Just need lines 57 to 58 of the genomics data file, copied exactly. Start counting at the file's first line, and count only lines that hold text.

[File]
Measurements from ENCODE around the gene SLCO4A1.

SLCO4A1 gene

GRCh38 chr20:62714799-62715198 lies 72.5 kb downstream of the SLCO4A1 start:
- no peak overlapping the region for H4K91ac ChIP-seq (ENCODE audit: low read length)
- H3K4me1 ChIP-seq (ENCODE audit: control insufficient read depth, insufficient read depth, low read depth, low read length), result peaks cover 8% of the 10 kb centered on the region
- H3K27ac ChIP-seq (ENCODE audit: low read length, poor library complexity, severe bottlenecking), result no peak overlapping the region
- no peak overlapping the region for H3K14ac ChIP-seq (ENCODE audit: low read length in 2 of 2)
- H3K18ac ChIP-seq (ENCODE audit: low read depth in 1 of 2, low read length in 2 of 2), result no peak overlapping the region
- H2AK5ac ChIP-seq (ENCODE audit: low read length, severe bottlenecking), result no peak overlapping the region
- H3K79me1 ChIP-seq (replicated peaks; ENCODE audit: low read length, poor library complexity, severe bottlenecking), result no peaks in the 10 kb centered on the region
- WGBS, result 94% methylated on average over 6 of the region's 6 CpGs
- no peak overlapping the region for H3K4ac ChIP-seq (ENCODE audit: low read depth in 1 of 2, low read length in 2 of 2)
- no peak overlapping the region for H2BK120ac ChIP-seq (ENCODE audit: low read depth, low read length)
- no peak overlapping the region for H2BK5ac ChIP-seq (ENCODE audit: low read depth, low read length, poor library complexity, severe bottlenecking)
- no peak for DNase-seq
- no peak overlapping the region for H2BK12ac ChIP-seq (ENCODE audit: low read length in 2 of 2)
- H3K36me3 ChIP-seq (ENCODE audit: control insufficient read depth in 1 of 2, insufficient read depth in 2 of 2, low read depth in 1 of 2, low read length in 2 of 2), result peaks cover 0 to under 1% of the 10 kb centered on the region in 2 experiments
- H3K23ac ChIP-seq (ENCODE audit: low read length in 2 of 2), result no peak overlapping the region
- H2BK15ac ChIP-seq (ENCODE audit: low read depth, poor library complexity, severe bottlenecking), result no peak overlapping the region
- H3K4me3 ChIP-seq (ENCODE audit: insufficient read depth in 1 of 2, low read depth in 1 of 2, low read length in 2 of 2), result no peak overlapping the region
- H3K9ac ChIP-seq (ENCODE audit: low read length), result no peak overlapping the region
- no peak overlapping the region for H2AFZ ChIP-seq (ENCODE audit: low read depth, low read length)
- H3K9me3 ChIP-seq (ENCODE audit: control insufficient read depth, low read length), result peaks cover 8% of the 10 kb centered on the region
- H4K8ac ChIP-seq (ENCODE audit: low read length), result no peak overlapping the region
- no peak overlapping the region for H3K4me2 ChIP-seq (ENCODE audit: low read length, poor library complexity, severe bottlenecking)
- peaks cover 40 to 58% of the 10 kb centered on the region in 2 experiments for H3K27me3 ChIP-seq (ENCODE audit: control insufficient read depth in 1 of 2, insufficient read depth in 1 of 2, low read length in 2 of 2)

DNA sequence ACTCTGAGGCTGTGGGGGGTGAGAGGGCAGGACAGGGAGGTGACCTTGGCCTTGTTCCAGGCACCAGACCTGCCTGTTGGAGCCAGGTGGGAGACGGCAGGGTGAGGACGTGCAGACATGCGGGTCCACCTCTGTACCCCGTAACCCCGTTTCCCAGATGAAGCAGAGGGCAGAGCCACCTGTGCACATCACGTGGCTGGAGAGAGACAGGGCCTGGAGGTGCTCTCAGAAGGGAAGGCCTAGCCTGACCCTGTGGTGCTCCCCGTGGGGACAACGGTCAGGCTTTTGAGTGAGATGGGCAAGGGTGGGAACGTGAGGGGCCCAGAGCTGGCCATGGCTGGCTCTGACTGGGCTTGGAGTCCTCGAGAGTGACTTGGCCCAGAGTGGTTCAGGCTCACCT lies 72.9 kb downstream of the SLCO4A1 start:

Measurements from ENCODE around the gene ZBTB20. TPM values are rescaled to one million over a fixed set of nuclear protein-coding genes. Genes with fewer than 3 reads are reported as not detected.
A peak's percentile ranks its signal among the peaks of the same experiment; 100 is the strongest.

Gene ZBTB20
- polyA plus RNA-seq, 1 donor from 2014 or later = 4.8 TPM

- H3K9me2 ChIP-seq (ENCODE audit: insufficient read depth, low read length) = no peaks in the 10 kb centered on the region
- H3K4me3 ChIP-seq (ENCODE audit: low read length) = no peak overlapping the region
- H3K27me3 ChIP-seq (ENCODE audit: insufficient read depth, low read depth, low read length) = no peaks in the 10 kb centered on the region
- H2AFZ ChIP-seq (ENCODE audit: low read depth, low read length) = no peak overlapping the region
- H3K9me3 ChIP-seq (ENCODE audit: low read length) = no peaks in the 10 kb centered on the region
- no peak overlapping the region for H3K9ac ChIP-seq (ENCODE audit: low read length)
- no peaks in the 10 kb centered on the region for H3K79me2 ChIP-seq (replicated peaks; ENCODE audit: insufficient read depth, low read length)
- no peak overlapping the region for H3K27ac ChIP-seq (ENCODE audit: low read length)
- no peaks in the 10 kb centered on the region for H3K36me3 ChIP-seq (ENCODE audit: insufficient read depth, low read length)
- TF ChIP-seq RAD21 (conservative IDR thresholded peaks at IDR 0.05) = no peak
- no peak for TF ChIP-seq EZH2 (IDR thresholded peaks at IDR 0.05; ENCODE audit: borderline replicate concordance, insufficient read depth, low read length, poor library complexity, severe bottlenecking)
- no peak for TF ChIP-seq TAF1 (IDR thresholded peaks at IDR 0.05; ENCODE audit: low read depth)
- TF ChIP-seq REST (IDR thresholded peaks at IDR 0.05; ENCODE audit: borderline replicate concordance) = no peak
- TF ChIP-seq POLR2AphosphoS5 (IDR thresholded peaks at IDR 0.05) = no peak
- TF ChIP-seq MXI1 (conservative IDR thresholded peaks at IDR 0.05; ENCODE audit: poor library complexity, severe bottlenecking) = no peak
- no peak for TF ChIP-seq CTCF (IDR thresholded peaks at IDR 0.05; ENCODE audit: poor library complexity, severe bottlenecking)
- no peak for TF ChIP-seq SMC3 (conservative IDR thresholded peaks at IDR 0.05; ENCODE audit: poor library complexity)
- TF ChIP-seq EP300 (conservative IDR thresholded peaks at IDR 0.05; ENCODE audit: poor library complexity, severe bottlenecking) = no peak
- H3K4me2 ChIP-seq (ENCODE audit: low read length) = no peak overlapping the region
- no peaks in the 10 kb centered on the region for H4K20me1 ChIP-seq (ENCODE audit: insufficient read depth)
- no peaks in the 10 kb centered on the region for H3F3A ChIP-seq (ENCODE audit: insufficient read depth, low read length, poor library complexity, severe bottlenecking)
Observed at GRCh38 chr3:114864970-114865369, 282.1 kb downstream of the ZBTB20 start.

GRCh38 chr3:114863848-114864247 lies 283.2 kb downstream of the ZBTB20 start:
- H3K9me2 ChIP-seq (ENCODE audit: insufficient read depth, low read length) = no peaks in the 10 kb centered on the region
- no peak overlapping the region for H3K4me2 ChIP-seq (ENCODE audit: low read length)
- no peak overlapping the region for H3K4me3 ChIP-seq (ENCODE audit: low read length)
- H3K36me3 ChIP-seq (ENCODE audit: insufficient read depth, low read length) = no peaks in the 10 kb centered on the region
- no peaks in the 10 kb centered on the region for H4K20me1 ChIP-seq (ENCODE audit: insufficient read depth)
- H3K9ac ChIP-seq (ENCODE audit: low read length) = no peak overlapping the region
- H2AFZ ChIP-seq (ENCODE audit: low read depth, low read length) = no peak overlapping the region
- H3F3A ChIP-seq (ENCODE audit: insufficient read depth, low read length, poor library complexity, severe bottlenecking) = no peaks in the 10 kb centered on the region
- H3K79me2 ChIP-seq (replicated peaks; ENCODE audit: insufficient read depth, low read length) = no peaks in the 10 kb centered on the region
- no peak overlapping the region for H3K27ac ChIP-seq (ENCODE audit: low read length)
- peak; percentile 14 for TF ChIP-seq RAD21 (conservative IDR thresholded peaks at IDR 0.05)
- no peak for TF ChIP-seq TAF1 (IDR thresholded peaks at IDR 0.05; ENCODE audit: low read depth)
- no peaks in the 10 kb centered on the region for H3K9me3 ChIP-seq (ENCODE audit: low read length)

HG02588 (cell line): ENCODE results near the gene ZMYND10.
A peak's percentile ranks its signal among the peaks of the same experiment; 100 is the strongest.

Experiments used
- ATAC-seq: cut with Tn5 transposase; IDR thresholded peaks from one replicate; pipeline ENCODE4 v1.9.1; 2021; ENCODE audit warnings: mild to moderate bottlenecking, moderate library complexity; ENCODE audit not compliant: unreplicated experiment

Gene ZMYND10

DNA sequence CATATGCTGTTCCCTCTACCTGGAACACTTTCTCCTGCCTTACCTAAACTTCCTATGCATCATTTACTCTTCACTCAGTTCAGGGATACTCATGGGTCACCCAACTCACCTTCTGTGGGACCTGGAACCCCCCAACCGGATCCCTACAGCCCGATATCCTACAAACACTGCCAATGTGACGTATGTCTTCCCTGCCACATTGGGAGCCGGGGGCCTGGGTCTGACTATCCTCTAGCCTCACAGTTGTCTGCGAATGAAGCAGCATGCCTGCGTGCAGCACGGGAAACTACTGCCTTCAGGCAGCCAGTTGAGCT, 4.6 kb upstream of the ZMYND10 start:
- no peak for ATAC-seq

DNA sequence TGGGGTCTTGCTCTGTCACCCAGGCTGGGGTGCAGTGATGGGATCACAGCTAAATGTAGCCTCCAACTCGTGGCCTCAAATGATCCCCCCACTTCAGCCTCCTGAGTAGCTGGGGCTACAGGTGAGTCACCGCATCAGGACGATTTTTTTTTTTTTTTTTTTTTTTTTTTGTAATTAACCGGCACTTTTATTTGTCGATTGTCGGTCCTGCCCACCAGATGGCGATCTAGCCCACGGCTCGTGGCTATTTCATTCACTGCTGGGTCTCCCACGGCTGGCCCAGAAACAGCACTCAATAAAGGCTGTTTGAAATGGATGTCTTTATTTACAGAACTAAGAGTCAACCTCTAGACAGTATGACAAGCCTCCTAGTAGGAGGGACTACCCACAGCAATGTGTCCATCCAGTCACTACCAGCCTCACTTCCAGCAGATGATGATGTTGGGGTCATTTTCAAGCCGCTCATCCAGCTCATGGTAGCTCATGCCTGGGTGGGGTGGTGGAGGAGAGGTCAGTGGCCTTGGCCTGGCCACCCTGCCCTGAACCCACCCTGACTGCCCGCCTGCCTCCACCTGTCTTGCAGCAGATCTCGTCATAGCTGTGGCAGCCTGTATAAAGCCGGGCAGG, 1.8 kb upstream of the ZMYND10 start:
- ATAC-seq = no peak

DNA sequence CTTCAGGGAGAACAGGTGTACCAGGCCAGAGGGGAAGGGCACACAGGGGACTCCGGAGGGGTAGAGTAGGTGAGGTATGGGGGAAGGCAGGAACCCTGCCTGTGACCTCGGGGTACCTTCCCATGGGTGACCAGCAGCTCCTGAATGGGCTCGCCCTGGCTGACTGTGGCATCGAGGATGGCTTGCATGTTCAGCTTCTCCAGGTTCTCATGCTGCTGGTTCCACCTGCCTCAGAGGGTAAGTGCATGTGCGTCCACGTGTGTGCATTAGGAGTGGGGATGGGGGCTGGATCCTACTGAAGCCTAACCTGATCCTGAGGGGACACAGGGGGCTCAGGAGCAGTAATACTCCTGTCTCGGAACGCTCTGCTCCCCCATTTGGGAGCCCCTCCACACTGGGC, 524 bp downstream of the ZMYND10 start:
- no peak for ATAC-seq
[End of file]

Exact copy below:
- no peak overlapping the region for H3K4me3 ChIP-seq (ENCODE audit: low read length)
- H3K36me3 ChIP-seq (ENCODE audit: insufficient read depth, low read length) = no peaks in the 10 kb centered on the region